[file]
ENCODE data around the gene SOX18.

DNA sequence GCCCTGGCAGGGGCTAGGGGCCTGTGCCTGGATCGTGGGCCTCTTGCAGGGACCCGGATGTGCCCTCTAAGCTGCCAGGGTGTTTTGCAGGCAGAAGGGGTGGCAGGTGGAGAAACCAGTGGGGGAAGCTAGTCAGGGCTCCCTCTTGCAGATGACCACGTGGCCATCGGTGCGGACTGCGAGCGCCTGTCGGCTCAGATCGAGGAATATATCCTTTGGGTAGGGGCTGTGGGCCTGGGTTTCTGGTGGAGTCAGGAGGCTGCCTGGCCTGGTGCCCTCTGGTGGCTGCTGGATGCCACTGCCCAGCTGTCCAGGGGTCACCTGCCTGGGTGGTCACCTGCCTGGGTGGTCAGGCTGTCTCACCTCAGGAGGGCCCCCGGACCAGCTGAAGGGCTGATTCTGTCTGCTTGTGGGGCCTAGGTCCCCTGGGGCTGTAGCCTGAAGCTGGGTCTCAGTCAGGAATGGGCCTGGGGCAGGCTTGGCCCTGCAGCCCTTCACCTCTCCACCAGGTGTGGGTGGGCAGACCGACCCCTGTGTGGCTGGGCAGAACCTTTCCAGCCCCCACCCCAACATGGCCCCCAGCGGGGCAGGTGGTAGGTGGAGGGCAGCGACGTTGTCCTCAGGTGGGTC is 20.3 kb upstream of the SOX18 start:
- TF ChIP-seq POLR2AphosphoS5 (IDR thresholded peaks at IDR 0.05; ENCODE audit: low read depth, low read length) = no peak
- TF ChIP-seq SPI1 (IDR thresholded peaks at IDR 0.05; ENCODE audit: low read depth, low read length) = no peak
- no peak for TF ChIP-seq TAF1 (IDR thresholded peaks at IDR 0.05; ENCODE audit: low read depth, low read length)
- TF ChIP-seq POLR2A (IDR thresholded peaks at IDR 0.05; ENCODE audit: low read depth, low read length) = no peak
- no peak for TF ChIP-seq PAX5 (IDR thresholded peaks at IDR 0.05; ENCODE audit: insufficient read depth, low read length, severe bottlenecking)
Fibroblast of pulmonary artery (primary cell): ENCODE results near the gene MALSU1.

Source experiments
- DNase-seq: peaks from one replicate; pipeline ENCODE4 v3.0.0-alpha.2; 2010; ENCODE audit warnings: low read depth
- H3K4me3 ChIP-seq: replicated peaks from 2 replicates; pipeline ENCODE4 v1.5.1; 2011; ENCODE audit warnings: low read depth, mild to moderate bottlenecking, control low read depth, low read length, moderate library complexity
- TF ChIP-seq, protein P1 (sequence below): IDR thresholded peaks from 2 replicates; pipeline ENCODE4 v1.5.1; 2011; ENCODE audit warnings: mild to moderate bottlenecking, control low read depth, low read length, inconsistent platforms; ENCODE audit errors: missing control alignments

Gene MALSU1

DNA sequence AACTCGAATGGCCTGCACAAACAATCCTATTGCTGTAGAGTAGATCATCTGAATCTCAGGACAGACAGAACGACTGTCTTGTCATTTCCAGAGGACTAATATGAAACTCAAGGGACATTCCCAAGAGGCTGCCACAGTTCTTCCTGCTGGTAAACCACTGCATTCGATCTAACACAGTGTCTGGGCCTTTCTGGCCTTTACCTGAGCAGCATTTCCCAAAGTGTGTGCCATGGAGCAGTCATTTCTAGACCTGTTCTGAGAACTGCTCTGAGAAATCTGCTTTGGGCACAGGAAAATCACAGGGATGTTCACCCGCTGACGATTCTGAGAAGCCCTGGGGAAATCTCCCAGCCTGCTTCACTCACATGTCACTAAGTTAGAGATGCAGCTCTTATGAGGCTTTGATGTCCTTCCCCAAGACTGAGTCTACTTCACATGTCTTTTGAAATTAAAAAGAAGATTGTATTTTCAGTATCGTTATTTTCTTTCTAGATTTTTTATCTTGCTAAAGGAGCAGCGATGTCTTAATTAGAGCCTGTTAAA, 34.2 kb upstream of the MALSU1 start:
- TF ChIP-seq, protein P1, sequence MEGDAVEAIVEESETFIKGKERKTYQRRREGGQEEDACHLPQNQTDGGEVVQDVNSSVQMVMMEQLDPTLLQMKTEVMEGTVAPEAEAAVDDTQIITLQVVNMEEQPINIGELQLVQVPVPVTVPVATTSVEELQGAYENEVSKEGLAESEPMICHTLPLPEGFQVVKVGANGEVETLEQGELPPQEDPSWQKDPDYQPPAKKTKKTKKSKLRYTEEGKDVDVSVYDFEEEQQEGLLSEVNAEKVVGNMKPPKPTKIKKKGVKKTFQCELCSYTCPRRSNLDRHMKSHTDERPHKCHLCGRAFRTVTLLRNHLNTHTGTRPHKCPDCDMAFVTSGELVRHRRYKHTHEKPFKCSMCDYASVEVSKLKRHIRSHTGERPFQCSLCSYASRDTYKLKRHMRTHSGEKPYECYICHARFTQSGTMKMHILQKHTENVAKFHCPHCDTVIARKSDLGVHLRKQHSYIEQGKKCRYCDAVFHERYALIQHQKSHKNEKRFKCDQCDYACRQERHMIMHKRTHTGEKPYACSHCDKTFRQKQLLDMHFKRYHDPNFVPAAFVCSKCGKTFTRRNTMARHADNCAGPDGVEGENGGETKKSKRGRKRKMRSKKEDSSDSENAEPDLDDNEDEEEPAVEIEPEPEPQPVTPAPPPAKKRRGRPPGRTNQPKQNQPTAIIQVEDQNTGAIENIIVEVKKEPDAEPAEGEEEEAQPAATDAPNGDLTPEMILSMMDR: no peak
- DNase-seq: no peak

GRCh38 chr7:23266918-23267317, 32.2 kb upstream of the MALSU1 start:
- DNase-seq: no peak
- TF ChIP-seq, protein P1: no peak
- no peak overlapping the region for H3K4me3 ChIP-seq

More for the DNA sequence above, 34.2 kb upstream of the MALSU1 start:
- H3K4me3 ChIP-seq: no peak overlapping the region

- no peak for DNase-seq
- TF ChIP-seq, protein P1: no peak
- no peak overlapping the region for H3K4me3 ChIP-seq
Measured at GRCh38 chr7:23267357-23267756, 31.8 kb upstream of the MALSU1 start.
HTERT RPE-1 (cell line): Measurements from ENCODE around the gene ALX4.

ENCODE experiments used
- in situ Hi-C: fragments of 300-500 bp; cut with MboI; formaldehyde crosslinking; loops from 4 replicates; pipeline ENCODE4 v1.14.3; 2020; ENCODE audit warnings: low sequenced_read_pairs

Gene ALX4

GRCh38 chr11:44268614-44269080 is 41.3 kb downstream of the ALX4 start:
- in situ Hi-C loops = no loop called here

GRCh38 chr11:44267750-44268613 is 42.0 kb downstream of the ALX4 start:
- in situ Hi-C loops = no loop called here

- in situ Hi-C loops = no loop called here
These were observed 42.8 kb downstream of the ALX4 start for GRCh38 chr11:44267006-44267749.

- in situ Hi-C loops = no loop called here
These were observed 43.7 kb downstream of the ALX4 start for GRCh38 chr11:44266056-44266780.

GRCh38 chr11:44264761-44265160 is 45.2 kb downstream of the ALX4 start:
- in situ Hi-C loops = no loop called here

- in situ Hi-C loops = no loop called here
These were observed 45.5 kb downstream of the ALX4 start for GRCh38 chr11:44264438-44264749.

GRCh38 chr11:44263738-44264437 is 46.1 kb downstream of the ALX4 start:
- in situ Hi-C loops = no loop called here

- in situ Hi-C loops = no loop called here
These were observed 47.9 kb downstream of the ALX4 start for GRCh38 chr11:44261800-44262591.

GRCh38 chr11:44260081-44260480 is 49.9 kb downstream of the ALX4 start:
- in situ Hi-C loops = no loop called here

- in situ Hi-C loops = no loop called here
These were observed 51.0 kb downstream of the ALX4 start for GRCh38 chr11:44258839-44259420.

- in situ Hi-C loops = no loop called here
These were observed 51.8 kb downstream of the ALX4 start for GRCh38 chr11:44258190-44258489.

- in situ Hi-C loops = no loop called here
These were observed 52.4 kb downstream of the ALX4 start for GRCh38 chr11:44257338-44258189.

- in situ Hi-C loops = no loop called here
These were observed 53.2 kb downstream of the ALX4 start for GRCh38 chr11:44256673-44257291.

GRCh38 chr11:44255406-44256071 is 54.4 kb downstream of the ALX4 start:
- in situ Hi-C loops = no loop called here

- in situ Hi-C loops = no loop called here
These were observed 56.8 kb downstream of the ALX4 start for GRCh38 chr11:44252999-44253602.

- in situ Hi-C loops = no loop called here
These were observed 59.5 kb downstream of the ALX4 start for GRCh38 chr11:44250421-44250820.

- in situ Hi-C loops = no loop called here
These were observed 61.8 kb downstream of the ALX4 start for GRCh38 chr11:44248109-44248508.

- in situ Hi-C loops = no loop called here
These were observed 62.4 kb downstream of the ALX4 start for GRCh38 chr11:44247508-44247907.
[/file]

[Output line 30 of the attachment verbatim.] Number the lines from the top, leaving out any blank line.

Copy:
Gene ALX4